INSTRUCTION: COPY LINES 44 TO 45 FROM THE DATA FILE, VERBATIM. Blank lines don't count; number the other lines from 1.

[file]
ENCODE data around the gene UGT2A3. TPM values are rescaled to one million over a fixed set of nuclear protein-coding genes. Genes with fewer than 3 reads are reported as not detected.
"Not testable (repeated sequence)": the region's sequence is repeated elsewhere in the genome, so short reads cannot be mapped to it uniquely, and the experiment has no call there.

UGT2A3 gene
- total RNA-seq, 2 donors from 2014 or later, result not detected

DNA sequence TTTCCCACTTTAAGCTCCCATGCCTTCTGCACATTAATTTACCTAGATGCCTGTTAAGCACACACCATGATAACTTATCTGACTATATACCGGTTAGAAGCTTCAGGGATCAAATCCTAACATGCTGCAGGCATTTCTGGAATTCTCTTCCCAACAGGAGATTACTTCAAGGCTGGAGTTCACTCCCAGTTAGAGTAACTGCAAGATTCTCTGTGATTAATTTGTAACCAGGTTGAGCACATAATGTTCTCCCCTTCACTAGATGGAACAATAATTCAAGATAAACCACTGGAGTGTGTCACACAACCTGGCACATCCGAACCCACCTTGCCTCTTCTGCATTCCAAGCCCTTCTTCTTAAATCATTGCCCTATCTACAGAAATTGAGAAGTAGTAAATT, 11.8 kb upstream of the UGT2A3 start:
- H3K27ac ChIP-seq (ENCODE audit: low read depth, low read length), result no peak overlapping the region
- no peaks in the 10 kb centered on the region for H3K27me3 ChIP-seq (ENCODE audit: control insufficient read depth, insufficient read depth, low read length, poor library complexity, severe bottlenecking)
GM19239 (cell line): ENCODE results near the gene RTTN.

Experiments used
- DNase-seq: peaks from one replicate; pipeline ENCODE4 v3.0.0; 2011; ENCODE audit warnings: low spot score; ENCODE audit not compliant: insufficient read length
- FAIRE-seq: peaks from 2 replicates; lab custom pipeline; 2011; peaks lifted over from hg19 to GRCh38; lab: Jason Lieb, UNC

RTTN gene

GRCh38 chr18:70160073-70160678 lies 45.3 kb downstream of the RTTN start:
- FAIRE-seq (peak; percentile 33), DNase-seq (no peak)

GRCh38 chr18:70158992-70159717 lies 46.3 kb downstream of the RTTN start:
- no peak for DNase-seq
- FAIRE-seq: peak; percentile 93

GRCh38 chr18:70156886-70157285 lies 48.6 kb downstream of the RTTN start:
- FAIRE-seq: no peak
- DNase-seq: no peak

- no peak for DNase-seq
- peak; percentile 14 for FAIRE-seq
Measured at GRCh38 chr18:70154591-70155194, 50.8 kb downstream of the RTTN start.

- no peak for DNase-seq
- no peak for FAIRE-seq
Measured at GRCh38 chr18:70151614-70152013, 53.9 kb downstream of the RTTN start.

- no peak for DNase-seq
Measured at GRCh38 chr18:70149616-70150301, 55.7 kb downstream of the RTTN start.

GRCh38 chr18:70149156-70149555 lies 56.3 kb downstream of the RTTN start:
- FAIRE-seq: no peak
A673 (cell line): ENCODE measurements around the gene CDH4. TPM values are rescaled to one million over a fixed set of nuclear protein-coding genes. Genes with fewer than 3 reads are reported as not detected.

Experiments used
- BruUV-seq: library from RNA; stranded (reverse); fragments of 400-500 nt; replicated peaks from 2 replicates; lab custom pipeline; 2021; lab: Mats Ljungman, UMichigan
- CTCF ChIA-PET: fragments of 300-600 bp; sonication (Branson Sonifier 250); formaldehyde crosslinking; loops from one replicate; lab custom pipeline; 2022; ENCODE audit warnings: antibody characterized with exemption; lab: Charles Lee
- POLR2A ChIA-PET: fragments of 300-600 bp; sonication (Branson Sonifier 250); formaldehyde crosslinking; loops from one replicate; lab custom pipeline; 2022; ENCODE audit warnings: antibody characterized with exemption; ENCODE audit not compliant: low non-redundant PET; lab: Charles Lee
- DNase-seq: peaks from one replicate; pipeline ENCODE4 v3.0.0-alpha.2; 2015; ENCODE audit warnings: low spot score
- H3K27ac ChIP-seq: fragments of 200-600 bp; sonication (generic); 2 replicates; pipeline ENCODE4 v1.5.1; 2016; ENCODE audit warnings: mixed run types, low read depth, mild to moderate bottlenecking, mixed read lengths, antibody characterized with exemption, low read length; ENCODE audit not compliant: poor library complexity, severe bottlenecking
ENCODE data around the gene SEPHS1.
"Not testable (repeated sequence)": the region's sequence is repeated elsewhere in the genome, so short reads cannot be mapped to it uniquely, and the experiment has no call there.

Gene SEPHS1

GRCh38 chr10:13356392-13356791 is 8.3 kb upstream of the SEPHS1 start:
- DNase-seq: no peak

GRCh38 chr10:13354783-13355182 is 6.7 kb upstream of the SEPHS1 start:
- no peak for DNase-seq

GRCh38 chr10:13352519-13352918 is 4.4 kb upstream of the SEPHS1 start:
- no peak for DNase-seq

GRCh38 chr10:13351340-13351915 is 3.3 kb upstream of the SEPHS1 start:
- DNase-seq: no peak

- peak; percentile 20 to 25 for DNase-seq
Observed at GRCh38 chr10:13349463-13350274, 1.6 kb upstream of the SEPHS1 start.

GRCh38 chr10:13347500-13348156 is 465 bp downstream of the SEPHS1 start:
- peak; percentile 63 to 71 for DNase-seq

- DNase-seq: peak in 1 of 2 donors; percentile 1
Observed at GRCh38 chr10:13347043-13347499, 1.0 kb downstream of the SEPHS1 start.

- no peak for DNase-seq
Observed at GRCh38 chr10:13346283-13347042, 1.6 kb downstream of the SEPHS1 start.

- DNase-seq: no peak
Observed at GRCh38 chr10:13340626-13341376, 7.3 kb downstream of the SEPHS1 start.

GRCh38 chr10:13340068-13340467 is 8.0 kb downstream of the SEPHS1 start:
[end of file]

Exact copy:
- no peak for DNase-seq

GRCh38 chr10:13352519-13352918 is 4.4 kb upstream of the SEPHS1 start: